R. Kelly on Wednesday was marched out of a courtroom after being found guilty of child pornography charges, a verdict that came nearly a year after the fallen R&B superstar was convicted on sex trafficking charges in federal court in Brooklyn.
But will the Dirksen Federal Courthouse in Chicago be the last time Kelly faces a jury? What is next in the legal saga of Robert Sylvester Kelly?
Federal Court, Chicago
Judge Harry D. Leinenweber set a sentencing date of Feb. 23 for Kelly, who has been in federal custody since his arrest on 13 counts related to videotapes he made that showed him sexually abusing a 14-year-old girl.
The six counts on which he was convicted this past week could lead to a sentence of between 10 and 90 years in prison. Prosecutors here have said they want any sentence to be tacked on consecutively to the 30-year-sentence he was handed in June by a federal judge in New York.
Now 55, the 30-year New York sentence alone is enough that Kelly may not live to see the outside of a penitentiary.
Federal Court, Eastern District of New York
Kelly was convicted of child trafficking and racketeering charges in federal court in Brooklyn last year and was sentenced in June to a 30-year prison term.
He owes $140,000 in fines and fees, and later this month will have a hearing to determine the amount of restitution he has to pay to the victims in the counts on which he was convicted.
Prosecutors in New York this month moved to freeze nearly $30,000 in Kelly’s commissary account —funds he can use to buy food and other items at the prison store —to use toward paying off the $140,000, or whatever else Kelly is ordered to pay.
State’s Attorney Kim Foxx has said her office is reviewing their next moves. To much fanfare, Foxx’s office announced charges against the singer in 2019 for the alleged sexual abuse of four women, including at least three who were minors at the time.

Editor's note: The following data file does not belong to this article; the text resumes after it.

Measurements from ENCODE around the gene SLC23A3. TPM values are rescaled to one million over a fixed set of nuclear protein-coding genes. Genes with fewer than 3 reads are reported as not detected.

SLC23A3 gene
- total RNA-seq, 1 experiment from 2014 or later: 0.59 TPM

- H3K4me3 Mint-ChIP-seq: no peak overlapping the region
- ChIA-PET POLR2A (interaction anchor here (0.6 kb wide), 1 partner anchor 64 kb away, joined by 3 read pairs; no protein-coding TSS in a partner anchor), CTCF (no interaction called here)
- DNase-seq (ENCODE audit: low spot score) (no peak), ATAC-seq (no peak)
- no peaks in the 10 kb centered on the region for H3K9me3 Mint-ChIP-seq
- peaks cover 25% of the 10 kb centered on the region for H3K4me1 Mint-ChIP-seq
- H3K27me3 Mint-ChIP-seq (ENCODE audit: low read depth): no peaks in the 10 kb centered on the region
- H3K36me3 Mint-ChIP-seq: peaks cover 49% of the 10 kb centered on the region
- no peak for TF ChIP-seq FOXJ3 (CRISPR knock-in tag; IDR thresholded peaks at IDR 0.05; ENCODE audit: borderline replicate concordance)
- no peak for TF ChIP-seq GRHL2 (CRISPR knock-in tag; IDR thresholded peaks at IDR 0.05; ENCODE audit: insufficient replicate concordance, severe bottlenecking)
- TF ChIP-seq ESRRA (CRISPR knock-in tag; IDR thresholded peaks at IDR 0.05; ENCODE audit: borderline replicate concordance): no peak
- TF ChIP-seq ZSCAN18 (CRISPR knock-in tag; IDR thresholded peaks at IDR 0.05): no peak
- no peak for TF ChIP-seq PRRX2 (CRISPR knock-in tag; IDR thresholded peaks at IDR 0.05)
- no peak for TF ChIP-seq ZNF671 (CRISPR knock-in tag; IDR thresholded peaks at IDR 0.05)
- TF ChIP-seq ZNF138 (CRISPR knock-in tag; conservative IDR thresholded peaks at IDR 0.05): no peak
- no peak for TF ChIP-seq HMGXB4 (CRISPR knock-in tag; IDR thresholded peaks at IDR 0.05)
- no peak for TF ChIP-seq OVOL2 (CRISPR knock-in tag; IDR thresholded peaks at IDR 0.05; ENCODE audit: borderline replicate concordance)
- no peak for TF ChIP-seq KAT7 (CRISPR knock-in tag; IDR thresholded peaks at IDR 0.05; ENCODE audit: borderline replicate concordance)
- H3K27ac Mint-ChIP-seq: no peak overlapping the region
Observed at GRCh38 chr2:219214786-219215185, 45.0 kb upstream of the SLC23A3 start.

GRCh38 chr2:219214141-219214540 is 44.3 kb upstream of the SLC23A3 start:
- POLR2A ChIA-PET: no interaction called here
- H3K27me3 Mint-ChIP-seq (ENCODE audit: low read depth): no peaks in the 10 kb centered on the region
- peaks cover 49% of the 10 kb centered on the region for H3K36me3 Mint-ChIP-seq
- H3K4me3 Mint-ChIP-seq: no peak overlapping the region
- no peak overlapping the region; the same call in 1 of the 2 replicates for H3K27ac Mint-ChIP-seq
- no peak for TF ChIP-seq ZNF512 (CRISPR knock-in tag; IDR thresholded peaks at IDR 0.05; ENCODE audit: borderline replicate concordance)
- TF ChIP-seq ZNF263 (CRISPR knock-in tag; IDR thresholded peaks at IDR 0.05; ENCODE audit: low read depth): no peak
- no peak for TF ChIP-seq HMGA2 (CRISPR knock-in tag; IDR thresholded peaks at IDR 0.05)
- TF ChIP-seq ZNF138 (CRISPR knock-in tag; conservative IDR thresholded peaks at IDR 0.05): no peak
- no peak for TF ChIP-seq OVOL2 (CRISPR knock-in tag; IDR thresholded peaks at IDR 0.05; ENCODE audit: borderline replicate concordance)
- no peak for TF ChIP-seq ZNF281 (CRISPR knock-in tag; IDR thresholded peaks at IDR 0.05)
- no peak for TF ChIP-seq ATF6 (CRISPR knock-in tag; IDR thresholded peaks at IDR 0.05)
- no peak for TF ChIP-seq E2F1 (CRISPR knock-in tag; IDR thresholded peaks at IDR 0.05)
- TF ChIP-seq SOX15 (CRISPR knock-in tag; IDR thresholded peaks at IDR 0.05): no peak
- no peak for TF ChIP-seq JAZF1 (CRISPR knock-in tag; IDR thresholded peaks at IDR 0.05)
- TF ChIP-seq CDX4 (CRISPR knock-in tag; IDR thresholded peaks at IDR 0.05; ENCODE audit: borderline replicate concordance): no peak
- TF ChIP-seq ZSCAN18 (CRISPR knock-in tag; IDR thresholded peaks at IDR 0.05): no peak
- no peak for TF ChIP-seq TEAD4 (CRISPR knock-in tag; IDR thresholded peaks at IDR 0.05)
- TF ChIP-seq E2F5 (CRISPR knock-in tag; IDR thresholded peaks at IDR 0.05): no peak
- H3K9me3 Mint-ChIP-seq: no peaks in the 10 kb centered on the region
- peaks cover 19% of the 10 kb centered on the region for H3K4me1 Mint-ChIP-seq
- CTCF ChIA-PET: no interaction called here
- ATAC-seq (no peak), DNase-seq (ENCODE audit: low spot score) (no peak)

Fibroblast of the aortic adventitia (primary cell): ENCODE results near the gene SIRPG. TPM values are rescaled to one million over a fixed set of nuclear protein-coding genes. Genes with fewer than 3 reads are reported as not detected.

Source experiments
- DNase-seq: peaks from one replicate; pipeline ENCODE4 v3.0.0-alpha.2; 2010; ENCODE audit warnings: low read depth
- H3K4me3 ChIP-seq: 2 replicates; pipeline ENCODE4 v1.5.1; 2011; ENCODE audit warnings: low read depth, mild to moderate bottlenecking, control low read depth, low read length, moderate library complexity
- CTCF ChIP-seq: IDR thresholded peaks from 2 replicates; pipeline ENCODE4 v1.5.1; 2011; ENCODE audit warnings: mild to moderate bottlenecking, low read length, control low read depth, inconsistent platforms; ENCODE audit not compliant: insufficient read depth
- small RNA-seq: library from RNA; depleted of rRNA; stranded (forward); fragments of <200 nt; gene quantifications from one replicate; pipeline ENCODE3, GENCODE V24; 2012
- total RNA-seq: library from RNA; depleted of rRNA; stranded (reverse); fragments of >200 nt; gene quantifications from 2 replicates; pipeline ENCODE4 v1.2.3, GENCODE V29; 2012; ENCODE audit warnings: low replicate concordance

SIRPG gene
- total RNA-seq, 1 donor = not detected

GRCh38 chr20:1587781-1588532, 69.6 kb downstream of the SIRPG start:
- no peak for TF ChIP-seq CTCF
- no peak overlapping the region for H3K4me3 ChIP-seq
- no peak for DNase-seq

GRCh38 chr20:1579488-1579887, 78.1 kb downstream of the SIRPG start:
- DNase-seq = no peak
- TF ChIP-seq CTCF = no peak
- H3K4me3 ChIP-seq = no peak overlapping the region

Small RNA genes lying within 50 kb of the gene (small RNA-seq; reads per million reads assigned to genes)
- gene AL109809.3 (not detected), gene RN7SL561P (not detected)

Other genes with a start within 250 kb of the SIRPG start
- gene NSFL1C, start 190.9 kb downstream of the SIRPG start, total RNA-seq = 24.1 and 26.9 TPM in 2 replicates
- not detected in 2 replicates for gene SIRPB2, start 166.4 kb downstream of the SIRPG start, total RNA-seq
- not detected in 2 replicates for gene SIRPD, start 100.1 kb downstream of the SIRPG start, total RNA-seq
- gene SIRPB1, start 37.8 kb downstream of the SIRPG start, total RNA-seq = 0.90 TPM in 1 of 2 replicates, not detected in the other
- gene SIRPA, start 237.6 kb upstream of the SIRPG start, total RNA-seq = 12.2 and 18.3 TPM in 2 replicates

One of those three is the now-37-year-old woman identified by the pseudonym “Jane” in his Chicago federal child pornography case, who accused Kelly on the stand of abusing her countless times while she was underage. She was also the subject of charges brought against the singer the last time he was tried in Cook County — and ultimately acquitted.
Even though the victim and much of the evidence against Kelly will be the same in the state case, Kent Law School professor Richard Kling said it would not be double jeopardy if Cook County prosecutors brought Kelly to trial again.
Prosecutors in Minnesota intend to wait until after Kelly’s federal cases are concluded, including any appeals, before deciding if they will continue to press prostitution charges against Kelly, said Max Page, spokesman for the Hennepin County Attorney.
Officials in Minneapolis filed charges against Kelly in 2019, though the singer was already in custody in Chicago and has yet to make an appearance in court in Minnesota.
What should happen?
Steve Greenberg, who is representing Kelly in the Cook County cases, thinks Foxx’s office should drop the charges against the singer, saying the state-level counts carry less prison time than Kelly already is facing. Prosecutors were to tell the judge in Kelly’s Cook County case whether they intend to move forward at a status hearing in December, Greenberg said.
“Kim Foxx should dismiss these cases,” Greenberg said. “Because he’s not guilty, and it’s just piling on.”
Attorney Jennifer Bonjean, who represented Kelly in his Chicago federal case, said Kelly will appeal the guilty verdicts here and state-level prosecution would be “a waste of Kim Foxx’s resources.”
“I’m sure they have better things to do than try to hang a few more years onto the sentence of a 55-year-old man who has already been held accountable in two federal trials,” she said.
Civil lawsuits. Multimillion-dollar payouts
While Kelly was jailed, a pair of civil lawsuits were filed against the singer, who failed to mount a defense, leading to default judgments for his landlord, who said Kelly owes him $1.3 million, and a woman who claims she was sexually abused by the singer, who was awarded $4 million.
His accounts at Sony, which receives Kelly’s royalties for his music, have been frozen as the two plaintiffs battle over whom to pay first.
Kelly also owes back child support to his wife, Drea.